RNA isolation and RNA-seq

RNA from bead-bound nuclei was extracted with Trizol reagent (Thermo Fisher Scientific). Total RNA from two biological replicates (0.7 μg and 0.8 μg) was submitted to EMBL Genomics Core Facility, Heidelberg, Germany. A cDNA library was generated using TruSeq Stranded mRNA LT Sample Prep Kit (Illumina) and single-end sequenced on Illumina HiSeq 2000 to 51 bp read length. TopHat (v2.1.0) [30] was used to align untrimmed reads to the annotated genome of D. melanogaster (FlyBase r6.04). Alignment was carried out with default settings, except for excluding reads that mapped to more than one genomic position. In two biological replicates, 90% and 87% of total reads were uniquely mapped, resulting in a total of 154 and 119 million aligned reads. Reads mapping to gene exons were counted with the ‘featureCounts’ software (Rsubread package v1.12.6) [31] in R (v3.0.2). Read counts per gene were normalized by total exon length of a gene and the sum of reads assigned to all exons to generate the reads per kilobase per million reads mapped (RPKM) values (S1 Table).


Fly brains were dissected in PBS and fixed in 4% PFA with 0.1% TritonX for 25 minutes. Brains were washed in 0.3% PBT and incubated first with primary (24-72h) and then secondary (24-48h) antibodies in 0.3% PBT supplemented with 5% NGS at 4°C. Brains were mounted in Vectashield mounting medium (Vector Laboratories) and imaged on Leica TCS SP5 laser-scanning confocal microscope. We used the following antibodies: rabbit anti-GFP (Torrey Pines, 1:400), mouse anti-nc82 (DSHB, deposited by E. Buchner, 1:200), rat anti-RFP, (Chromotek 5F8, 1:50), mouse anti-ChAT (DSHB, deposited by P. Salvaterra, 1:50), goat anti-rabbit Alexa 488 (Thermo Fisher Scientific, 1:200), goat anti-rat Alexa 568 (Thermo Fisher Scientific, 1:200) and goat anti-mouse Alexa 647 (Thermo Fisher Scientific, 1:200).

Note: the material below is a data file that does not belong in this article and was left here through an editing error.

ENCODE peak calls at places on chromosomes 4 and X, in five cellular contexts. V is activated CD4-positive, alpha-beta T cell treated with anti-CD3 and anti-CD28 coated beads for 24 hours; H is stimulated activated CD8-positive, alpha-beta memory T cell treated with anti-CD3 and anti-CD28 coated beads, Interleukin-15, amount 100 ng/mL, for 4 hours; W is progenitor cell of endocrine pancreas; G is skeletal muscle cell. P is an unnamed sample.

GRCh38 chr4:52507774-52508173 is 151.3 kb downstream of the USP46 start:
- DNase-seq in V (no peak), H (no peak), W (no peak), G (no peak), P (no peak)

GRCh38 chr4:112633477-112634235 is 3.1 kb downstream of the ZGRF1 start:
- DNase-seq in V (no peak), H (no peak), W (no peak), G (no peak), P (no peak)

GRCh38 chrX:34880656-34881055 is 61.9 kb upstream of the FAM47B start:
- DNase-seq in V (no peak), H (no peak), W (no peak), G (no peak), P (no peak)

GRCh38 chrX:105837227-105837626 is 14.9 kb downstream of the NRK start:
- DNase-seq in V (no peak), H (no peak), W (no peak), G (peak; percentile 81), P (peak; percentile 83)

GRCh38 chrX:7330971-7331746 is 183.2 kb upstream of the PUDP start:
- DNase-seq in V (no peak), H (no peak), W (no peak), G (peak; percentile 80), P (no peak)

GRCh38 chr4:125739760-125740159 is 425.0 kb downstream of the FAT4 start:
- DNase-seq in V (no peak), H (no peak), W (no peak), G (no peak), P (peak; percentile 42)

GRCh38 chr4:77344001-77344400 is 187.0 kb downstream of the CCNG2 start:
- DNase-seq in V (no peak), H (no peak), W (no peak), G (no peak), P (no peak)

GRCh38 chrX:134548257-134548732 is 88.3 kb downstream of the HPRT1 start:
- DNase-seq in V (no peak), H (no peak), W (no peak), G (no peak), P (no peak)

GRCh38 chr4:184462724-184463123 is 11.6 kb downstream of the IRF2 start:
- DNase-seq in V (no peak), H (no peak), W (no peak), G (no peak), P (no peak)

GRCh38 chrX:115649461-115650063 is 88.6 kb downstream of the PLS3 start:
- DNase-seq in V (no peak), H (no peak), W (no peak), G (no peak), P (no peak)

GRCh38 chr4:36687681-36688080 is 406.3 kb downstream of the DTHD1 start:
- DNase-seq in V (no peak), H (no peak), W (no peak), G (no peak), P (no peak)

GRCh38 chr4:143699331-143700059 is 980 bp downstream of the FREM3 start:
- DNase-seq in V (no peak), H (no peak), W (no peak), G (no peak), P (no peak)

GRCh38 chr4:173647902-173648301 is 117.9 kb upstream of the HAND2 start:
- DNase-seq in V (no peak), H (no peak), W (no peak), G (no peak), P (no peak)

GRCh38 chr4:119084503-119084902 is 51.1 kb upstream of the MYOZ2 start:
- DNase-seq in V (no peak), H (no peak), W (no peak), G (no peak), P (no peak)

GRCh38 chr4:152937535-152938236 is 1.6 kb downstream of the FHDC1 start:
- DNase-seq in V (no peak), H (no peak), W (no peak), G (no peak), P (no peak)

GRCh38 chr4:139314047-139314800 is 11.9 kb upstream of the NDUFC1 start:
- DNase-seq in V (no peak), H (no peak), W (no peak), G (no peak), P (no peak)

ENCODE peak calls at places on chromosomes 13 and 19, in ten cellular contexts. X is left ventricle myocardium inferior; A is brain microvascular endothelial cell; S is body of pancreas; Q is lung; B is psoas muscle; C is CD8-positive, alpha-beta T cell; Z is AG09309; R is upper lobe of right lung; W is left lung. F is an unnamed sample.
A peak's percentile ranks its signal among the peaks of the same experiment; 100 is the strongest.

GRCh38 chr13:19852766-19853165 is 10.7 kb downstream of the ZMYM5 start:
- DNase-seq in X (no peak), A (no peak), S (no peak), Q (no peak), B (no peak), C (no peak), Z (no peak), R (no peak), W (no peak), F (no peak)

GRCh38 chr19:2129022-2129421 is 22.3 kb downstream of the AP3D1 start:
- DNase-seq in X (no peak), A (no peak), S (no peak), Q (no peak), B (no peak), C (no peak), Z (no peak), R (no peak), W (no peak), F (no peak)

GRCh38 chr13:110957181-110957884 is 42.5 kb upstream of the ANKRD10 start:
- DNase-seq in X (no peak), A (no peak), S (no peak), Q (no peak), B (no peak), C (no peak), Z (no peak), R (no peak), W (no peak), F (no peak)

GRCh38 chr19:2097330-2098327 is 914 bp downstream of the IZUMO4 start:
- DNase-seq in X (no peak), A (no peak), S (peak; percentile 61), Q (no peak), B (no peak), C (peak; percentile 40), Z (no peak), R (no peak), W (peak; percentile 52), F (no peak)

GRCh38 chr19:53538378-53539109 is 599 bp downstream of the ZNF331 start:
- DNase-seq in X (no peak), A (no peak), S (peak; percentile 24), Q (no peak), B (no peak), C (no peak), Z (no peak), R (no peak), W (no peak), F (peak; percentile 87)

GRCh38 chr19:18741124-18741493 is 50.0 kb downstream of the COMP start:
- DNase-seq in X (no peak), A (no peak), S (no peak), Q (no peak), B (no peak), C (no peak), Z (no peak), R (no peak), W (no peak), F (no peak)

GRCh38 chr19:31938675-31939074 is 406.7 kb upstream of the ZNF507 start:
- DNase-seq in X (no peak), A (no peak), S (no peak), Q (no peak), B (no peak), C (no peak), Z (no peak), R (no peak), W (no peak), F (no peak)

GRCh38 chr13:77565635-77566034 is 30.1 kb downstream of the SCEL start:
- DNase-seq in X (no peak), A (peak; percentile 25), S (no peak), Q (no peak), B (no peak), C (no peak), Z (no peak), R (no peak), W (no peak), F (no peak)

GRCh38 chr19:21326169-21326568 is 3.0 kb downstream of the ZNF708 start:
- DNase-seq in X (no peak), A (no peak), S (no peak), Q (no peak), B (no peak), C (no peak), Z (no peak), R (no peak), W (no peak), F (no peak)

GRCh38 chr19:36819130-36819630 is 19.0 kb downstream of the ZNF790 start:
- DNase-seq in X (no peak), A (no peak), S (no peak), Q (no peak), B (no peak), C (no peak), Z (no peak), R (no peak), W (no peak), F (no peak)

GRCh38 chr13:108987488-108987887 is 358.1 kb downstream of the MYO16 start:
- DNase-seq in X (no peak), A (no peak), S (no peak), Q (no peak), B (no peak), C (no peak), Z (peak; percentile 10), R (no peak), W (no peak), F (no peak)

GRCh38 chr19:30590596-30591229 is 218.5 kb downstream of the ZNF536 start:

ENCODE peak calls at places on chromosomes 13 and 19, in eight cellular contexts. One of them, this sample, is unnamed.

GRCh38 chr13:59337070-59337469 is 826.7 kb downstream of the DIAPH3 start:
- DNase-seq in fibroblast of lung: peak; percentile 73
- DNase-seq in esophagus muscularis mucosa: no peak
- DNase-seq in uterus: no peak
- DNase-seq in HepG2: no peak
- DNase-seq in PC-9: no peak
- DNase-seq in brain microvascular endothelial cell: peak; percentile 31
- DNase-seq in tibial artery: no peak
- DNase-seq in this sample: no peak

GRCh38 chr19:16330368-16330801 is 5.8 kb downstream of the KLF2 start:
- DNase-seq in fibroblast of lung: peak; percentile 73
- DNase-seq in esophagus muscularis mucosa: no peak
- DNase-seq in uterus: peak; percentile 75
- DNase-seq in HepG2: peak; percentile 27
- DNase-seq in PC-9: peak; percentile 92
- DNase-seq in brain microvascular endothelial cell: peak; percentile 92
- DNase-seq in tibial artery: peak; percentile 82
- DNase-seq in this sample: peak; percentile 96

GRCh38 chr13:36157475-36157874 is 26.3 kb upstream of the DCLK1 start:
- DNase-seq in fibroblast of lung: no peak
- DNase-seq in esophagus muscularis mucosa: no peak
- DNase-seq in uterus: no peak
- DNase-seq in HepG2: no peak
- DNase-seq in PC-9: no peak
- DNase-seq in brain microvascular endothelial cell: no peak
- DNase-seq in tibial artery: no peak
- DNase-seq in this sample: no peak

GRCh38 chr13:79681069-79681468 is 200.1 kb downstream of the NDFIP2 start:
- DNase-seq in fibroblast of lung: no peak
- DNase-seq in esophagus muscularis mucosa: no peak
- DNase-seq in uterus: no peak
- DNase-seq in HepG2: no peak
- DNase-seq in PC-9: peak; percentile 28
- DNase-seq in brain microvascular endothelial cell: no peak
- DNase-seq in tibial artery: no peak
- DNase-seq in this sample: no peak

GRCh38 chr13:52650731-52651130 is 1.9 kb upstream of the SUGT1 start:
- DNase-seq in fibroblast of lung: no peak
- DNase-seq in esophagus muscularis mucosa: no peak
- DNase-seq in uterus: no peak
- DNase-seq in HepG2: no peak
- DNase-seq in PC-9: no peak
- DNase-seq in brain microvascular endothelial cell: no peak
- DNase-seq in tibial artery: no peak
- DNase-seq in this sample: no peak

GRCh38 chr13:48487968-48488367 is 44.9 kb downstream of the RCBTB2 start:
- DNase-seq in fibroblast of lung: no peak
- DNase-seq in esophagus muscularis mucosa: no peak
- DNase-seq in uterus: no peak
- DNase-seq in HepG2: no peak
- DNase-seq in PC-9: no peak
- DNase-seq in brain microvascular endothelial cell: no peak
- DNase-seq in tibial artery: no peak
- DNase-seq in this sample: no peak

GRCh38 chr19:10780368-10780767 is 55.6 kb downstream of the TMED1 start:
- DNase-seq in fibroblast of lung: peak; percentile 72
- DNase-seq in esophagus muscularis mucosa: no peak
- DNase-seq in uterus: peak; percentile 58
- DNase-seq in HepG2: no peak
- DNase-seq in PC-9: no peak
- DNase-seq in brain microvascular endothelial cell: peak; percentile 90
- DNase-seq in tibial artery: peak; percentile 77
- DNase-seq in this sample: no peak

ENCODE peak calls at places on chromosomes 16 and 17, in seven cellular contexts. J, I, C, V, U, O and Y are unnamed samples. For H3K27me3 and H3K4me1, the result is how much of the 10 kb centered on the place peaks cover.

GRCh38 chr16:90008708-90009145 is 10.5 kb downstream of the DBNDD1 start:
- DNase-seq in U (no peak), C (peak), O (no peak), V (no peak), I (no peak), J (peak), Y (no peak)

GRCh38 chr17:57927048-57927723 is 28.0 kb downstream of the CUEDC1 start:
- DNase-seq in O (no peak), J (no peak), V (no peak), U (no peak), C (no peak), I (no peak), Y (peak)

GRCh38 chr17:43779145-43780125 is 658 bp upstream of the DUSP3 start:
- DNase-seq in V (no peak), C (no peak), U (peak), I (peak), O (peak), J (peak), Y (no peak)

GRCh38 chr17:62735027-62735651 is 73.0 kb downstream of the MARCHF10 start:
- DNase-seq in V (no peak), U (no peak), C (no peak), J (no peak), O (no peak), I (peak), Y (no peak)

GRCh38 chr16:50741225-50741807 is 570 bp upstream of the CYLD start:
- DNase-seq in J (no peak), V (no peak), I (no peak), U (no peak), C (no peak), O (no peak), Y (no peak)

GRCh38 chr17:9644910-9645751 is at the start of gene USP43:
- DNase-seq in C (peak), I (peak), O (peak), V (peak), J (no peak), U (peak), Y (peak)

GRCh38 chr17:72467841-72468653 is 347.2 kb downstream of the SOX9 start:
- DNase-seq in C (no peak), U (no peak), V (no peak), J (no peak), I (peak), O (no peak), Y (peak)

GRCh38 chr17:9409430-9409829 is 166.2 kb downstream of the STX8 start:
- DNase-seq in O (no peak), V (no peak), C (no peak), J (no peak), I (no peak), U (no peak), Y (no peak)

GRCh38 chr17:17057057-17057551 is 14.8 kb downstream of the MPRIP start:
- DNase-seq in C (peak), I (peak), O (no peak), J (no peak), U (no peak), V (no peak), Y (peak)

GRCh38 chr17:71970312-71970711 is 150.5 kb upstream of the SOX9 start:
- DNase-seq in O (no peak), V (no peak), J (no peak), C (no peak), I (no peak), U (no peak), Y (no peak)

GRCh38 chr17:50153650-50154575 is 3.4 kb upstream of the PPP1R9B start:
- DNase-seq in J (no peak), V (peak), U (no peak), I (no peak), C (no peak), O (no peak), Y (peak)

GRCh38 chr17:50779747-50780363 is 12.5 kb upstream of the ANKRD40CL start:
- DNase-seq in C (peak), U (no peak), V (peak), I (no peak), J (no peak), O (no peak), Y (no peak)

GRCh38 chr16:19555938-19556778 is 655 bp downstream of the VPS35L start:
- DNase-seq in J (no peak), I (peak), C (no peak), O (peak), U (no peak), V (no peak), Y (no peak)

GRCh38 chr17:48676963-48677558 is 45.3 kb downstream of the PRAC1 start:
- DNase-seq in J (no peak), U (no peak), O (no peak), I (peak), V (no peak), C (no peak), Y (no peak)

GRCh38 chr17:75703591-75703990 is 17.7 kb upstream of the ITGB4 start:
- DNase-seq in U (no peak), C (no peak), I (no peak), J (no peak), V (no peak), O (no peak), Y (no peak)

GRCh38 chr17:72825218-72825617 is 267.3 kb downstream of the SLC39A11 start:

RNA-seq data

We performed RNA-seq of the mRNA extracted from immunoprecipitated GFP-tagged nuclei of T4/T5 neurons [26]. Cell type-specificity of our approach was achieved by using a split Gal4 line with expression restricted to T4/T5 neurons [27] (Fig 2A) and the high purity (94%) of the isolated GFP-labelled nuclei (Fig 2B). Two independent biological replicates showed high correlation of their expression values (Fig 2C), confirming the reproducibility of the obtained RNA-seq results. The genome-wide expression levels in T4/T5 neurons were within the range 0–4770 RPKM (S1 Table). We plotted all analyzed expression levels on an arbitrary color scale with the minimum at 0 and maximum at 100 RPKM, arguing that 95% of the genes in T4/T5 neurons have an expression value within these limits.

Fig 2. Specificity and reproducibility of RNA-Seq.

(A) Expression pattern of the split Gal4 line labelling specifically T4/T5 neurons. In the central brain, the expression is—with an exception of a single pair of neurons—absent. The fly genotype was w-; R59E08-AD/+; R42F06-DBD/UAS-mCD8::GFP. The anti-GFP staining is shown in cyan and anti-nc82 staining is in red. Scale bar: 100 μm. (B) The immunoprecipitated GFP-tagged nuclei (cyan) were labelled with DAPI (red) to quantify the number of nuclei without GFP expression and as a result, the proportion of nuclei belonging to cells other than T4/T5. Scale bar: 30 μm. (C) Correlation of RPKM values of the two biological replicates plotted on a logarithmic scale. Linear regression (red line) accounts for 96% of the variation among the two replicates.

Neurotransmitter receptors and gap junction proteins in T4/T5 neurons

We analyzed expression of the identified membrane receptors for all known neurotransmitters in Drosophila (Fig 3). In addition, we considered the possibility that T4/T5 neurons may receive input via electrical synapses and, therefore, examined expression of the known gap junction proteins as well (Fig 3). RNA-seq results showed that four subunits of nicotinic acetylcholine receptor (Dα2, Dα7, Dβ1 and Dβ2) had high expression levels. In addition, the muscarinic acetylcholine receptor mAChR-A was strongly expressed, while the other muscarinic receptor, mAChR-B, showed lower expression levels. Among the identified glutamate receptors, we observed strong expression of the glutamate-gated chloride channel GluClα which has been shown to mediate the hyperpolarizing action of glutamate in fly neurons [32,33,34]. We detected high expression levels of the ionotropic glutamate receptor subunits CG3822 and CG11155. Despite the very weak expression of the functional subunits of the NMDA receptor Nmdar1 and Nmdar2, we found that a related gene, Nmda1 that encodes a protein associated with the NMDA receptor is strongly expressed. Nmda1 gene has not been fully described yet and it is not clear whether it has functional role in neurotransmission.